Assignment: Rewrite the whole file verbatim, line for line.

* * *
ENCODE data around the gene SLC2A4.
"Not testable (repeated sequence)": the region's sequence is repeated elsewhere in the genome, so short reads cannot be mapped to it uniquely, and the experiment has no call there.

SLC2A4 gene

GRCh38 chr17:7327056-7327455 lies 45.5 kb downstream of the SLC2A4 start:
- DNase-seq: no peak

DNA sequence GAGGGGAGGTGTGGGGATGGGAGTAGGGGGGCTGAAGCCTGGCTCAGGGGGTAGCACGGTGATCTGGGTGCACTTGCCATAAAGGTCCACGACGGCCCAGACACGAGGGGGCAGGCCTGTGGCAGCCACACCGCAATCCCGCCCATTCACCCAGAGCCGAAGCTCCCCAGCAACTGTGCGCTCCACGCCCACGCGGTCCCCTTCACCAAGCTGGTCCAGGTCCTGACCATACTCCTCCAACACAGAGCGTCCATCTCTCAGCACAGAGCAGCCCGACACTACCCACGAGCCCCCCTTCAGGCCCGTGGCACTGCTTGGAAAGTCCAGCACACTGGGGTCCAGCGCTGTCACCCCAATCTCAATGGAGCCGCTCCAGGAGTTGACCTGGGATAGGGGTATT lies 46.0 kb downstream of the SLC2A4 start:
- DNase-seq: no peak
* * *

ENCODE data around the gene SLC2A4.
"Not testable (repeated sequence)": the region's sequence is repeated elsewhere in the genome, so short reads cannot be mapped to it uniquely, and the experiment has no call there.

SLC2A4 gene

GRCh38 chr17:7327056-7327455 lies 45.5 kb downstream of the SLC2A4 start:
- DNase-seq: no peak

DNA sequence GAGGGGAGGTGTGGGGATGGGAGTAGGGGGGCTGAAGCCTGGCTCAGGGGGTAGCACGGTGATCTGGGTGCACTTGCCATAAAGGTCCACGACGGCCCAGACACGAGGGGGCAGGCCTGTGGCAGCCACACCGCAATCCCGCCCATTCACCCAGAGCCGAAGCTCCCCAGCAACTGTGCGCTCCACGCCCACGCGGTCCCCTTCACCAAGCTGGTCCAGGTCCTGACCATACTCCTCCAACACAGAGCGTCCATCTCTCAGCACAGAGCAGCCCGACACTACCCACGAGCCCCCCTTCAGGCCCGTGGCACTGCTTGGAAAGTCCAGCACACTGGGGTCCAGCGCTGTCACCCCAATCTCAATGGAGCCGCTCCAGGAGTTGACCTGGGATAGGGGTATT lies 46.0 kb downstream of the SLC2A4 start:
- DNase-seq: no peak